The following is a transcript of a Feb. 19 hearing in Anne Arundel County District Court where Tyrique Hudson sought a peace order against his downstairs neighbor, James Allan Verombeck. Judge Devy Patterson Russell presided over the hearing and denied a temporary peace order.
Hudson, 22, was killed April 15 and Verombeck, 53, is charged with his murder.
This transcript was prepared by The Daily Record based on an audio recording of the hearing provided by the court.
Russell: So Mr. Hudson, you received a temporary order on Feb. 16th, is that correct? And then you were served this morning?
Verombeck: I picked it up.
Russell: So, normally, in the vast majority of the cases, the respondent’s not here for the temporary order because the petitioner received an interim order from the commissioner, that was, like, after hours on the weekend, and normally, the respondent is not served by the time — the petitioner has to come back within, like, four days to get a temporary order issued by a judge. You can either come in directly and get a temporary order, um, through a judge during the work hours or, if you don’t, on the weekend or after hours you have to go to the commissioner first and then you have to go the commissioner and then before a judge.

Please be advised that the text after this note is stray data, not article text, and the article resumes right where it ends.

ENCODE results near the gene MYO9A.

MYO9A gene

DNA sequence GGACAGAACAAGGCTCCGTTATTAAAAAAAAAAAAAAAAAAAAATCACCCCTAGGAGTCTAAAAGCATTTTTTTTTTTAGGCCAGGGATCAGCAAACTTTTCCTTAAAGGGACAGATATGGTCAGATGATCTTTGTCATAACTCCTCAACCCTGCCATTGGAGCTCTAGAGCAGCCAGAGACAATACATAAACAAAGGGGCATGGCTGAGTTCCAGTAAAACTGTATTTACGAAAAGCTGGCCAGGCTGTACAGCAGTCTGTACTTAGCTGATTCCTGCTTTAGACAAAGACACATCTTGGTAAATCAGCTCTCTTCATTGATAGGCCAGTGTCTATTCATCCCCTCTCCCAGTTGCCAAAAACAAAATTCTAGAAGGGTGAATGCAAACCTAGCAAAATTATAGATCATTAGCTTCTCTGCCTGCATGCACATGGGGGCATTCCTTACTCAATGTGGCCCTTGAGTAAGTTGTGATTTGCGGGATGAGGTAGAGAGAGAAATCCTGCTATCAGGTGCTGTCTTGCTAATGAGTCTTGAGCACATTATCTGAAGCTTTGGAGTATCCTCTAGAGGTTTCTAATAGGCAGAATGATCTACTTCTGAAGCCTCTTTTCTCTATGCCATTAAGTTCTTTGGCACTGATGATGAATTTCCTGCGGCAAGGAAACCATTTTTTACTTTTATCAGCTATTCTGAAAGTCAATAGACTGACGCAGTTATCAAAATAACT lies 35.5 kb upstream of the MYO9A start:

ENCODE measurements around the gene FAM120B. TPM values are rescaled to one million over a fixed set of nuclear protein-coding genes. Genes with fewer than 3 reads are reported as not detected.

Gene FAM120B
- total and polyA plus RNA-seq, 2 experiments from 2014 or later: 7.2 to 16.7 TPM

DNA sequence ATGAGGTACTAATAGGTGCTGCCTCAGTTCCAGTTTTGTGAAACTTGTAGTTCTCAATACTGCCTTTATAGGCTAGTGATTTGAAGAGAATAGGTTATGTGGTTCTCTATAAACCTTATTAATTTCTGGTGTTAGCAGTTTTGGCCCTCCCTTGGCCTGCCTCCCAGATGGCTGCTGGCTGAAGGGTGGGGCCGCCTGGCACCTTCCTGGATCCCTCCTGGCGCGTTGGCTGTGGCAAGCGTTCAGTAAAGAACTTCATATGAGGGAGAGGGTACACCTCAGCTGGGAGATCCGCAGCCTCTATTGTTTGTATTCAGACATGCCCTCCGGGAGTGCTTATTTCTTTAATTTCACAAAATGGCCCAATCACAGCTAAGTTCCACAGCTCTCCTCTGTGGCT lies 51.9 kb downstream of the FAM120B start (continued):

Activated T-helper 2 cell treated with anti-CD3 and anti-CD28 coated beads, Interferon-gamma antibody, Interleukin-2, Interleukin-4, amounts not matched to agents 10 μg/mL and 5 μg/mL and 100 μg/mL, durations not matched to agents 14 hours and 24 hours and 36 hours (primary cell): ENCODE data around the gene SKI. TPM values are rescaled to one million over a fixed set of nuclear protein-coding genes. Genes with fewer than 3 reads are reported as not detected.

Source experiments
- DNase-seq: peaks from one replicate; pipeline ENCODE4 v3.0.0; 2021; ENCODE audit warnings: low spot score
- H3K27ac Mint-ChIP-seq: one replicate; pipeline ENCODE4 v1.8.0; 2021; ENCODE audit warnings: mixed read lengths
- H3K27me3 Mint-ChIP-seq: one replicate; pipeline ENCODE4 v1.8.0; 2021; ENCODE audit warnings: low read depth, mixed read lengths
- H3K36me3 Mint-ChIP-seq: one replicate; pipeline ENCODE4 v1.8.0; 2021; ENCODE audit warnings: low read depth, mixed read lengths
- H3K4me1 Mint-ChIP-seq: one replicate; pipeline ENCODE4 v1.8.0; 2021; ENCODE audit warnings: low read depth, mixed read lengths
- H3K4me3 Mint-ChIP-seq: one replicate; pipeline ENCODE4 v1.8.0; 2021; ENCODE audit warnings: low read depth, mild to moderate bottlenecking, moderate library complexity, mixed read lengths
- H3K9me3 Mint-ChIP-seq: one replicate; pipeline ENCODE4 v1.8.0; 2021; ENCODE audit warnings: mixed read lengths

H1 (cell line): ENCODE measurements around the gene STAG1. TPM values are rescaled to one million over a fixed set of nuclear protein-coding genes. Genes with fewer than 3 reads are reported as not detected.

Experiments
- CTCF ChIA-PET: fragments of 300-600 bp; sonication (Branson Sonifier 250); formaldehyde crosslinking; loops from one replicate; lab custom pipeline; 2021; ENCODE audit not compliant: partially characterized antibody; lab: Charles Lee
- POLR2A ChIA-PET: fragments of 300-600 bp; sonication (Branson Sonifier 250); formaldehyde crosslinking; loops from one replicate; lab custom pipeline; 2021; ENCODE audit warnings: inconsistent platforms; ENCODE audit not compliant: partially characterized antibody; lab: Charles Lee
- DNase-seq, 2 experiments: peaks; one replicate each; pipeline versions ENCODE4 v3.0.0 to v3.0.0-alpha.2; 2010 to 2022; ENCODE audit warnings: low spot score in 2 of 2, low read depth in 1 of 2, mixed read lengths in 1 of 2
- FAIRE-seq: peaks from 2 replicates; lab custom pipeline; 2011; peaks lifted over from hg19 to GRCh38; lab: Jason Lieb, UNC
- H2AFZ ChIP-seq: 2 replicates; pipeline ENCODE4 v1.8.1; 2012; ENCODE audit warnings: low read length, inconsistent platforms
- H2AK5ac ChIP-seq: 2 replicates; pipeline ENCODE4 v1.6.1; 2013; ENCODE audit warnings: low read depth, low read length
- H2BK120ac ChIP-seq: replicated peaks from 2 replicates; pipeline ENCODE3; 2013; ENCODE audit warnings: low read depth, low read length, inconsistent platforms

So, in the vast majority of cases because the respondent’s not here, they don’t participate in this hearing. You’re free to participate if you’d like, if not, you can just, um, not participate and listen to me take testimony from the petitioner to see if I’ll issue a temporary. The burden of proof that he must provide the court today for a temporary peace order to be issued against you is the same that he had to provide to the commissioner: reasonable grounds. If I issue a temporary order, then the case would be scheduled for next week for a final order hearing and that burden of proof that he must sustain is much higher, therefore, you could, um, present witnesses and evidence on your behalf and gather that between now and next Monday or Tuesday if a temporary is granted and he as well, or seek legal counsel, OK? Are you pending any criminal charges in connection with whatever incident brought the petitioner in?